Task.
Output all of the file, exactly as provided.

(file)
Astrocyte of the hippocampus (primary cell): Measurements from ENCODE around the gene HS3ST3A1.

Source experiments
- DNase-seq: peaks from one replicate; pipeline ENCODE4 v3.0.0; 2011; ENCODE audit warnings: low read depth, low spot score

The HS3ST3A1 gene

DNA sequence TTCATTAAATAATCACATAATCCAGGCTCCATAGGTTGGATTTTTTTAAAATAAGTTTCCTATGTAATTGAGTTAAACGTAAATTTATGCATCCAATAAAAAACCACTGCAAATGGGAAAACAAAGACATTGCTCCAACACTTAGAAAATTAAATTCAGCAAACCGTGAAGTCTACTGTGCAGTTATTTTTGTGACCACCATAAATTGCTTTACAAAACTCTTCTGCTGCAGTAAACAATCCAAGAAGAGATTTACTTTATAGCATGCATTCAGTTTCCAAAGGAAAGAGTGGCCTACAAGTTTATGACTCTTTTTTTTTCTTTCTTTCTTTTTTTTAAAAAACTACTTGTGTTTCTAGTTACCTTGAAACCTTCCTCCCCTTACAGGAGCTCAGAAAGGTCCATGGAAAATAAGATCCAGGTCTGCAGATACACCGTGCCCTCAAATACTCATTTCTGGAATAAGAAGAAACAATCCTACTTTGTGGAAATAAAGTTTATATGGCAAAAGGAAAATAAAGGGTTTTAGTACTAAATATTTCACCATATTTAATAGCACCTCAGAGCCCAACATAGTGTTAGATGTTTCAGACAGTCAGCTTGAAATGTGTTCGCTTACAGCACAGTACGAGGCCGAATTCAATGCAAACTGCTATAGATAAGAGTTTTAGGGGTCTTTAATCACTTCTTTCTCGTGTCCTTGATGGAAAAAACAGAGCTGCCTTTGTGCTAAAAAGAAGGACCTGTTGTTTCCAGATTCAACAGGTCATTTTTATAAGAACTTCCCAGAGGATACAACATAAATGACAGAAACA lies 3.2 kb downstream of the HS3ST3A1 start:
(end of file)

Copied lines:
Astrocyte of the hippocampus (primary cell): Measurements from ENCODE around the gene HS3ST3A1.

Source experiments
- DNase-seq: peaks from one replicate; pipeline ENCODE4 v3.0.0; 2011; ENCODE audit warnings: low read depth, low spot score

The HS3ST3A1 gene

DNA sequence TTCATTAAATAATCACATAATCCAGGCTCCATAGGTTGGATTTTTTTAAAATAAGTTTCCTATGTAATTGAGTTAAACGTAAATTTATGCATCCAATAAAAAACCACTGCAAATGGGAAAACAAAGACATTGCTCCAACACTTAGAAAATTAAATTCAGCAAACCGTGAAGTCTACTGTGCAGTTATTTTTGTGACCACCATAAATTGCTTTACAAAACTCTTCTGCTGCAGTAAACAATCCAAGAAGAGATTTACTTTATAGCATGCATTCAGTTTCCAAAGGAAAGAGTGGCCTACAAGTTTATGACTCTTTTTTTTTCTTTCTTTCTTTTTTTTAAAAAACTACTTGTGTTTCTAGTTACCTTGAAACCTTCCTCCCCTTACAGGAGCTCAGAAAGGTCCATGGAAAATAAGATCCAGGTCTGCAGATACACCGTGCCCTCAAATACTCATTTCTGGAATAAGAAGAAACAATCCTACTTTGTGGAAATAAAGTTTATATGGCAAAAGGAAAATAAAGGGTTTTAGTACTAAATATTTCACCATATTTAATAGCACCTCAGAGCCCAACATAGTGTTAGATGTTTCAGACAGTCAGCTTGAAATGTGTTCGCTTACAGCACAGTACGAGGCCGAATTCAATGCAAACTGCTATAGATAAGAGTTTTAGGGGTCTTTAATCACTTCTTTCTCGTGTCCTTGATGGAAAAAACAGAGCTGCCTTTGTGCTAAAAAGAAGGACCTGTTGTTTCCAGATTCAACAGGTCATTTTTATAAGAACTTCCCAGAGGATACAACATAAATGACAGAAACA lies 3.2 kb downstream of the HS3ST3A1 start: